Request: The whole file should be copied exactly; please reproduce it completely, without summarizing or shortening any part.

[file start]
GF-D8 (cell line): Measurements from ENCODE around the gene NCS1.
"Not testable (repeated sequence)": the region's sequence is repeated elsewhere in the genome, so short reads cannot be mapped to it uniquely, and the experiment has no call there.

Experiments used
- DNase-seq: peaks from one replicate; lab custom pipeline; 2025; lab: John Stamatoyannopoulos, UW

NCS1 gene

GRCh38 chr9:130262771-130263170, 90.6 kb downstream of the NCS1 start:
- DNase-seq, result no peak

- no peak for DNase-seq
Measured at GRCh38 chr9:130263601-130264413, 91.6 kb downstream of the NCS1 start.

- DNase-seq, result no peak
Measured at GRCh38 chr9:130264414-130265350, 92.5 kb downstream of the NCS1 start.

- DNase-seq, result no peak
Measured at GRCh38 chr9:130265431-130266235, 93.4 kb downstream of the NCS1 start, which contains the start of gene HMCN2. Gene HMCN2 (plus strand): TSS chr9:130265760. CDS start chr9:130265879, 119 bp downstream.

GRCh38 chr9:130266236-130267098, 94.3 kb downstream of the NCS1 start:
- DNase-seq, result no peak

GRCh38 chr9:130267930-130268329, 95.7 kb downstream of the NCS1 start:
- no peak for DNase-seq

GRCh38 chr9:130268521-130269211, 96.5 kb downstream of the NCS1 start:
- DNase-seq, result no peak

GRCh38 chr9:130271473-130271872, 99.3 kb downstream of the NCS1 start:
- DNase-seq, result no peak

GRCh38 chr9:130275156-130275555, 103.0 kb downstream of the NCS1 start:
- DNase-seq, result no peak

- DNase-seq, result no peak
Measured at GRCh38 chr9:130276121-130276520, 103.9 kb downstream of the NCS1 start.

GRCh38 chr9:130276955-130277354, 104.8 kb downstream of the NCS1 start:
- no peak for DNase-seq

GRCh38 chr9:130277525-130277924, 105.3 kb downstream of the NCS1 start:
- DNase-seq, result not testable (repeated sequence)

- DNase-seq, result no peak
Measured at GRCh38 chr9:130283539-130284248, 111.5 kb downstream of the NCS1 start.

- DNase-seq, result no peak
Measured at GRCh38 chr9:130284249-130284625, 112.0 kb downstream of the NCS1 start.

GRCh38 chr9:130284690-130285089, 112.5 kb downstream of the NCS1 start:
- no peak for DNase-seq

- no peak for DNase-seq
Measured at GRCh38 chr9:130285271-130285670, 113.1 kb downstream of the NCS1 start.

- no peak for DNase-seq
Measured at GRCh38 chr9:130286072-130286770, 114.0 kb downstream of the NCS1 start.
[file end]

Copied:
GF-D8 (cell line): Measurements from ENCODE around the gene NCS1.
"Not testable (repeated sequence)": the region's sequence is repeated elsewhere in the genome, so short reads cannot be mapped to it uniquely, and the experiment has no call there.

Experiments used
- DNase-seq: peaks from one replicate; lab custom pipeline; 2025; lab: John Stamatoyannopoulos, UW

NCS1 gene

GRCh38 chr9:130262771-130263170, 90.6 kb downstream of the NCS1 start:
- DNase-seq, result no peak

- no peak for DNase-seq
Measured at GRCh38 chr9:130263601-130264413, 91.6 kb downstream of the NCS1 start.

- DNase-seq, result no peak
Measured at GRCh38 chr9:130264414-130265350, 92.5 kb downstream of the NCS1 start.

- DNase-seq, result no peak
Measured at GRCh38 chr9:130265431-130266235, 93.4 kb downstream of the NCS1 start, which contains the start of gene HMCN2. Gene HMCN2 (plus strand): TSS chr9:130265760. CDS start chr9:130265879, 119 bp downstream.

GRCh38 chr9:130266236-130267098, 94.3 kb downstream of the NCS1 start:
- DNase-seq, result no peak

GRCh38 chr9:130267930-130268329, 95.7 kb downstream of the NCS1 start:
- no peak for DNase-seq

GRCh38 chr9:130268521-130269211, 96.5 kb downstream of the NCS1 start:
- DNase-seq, result no peak

GRCh38 chr9:130271473-130271872, 99.3 kb downstream of the NCS1 start:
- DNase-seq, result no peak

GRCh38 chr9:130275156-130275555, 103.0 kb downstream of the NCS1 start:
- DNase-seq, result no peak

- DNase-seq, result no peak
Measured at GRCh38 chr9:130276121-130276520, 103.9 kb downstream of the NCS1 start.

GRCh38 chr9:130276955-130277354, 104.8 kb downstream of the NCS1 start:
- no peak for DNase-seq

GRCh38 chr9:130277525-130277924, 105.3 kb downstream of the NCS1 start:
- DNase-seq, result not testable (repeated sequence)

- DNase-seq, result no peak
Measured at GRCh38 chr9:130283539-130284248, 111.5 kb downstream of the NCS1 start.

- DNase-seq, result no peak
Measured at GRCh38 chr9:130284249-130284625, 112.0 kb downstream of the NCS1 start.

GRCh38 chr9:130284690-130285089, 112.5 kb downstream of the NCS1 start:
- no peak for DNase-seq

- no peak for DNase-seq
Measured at GRCh38 chr9:130285271-130285670, 113.1 kb downstream of the NCS1 start.

- no peak for DNase-seq
Measured at GRCh38 chr9:130286072-130286770, 114.0 kb downstream of the NCS1 start.